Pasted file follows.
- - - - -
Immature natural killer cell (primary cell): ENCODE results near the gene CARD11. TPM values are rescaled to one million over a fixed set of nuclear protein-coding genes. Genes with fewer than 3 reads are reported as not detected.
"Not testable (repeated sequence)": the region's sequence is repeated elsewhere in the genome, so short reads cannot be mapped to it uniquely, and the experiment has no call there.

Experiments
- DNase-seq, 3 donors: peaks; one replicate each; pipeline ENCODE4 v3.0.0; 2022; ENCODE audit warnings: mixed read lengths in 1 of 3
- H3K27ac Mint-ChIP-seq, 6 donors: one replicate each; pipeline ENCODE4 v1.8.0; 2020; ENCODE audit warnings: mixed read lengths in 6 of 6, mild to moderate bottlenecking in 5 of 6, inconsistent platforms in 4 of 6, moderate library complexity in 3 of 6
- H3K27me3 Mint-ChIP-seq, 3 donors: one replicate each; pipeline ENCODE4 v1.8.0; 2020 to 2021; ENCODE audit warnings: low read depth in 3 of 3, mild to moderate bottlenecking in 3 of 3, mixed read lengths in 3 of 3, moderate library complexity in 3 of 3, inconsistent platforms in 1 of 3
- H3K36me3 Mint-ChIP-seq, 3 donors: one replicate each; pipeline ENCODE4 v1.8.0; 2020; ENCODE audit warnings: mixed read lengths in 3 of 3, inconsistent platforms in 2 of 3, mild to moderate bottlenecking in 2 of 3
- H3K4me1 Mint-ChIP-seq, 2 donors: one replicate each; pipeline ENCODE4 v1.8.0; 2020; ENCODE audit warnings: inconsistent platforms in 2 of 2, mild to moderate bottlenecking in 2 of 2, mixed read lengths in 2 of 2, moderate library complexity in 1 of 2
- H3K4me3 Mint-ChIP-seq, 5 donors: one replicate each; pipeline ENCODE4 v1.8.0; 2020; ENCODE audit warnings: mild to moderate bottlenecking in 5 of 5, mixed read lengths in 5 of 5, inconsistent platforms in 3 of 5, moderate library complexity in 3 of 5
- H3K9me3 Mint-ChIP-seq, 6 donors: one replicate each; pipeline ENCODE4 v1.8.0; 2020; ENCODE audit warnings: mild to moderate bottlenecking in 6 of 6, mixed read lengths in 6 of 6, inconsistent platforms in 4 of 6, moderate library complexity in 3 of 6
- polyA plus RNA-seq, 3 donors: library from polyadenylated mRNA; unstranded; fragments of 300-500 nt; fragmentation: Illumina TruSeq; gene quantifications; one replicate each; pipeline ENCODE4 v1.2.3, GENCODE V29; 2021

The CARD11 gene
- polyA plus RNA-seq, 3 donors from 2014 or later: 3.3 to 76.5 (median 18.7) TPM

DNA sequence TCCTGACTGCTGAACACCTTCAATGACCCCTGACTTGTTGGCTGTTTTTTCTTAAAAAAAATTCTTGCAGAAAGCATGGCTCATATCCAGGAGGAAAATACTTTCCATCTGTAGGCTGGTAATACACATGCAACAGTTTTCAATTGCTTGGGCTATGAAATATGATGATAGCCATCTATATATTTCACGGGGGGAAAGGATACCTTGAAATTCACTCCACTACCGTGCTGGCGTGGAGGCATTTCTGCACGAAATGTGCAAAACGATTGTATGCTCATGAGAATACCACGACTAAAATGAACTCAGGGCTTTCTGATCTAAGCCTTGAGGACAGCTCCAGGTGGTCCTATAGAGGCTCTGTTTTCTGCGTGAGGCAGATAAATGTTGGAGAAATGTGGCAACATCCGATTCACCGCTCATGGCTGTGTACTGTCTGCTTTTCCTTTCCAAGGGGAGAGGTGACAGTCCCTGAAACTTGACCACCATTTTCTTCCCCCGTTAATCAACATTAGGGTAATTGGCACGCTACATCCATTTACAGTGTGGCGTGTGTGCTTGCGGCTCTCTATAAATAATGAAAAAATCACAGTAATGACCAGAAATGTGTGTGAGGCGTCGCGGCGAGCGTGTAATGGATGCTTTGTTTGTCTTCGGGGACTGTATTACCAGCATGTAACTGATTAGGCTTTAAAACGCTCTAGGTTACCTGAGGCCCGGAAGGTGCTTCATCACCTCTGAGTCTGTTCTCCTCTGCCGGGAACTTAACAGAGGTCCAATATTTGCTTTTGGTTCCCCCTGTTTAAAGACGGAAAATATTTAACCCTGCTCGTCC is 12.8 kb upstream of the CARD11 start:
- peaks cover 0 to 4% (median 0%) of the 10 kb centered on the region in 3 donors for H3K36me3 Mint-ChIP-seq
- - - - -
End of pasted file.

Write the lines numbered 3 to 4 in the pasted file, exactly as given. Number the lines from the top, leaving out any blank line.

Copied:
Experiments
- DNase-seq, 3 donors: peaks; one replicate each; pipeline ENCODE4 v3.0.0; 2022; ENCODE audit warnings: mixed read lengths in 1 of 3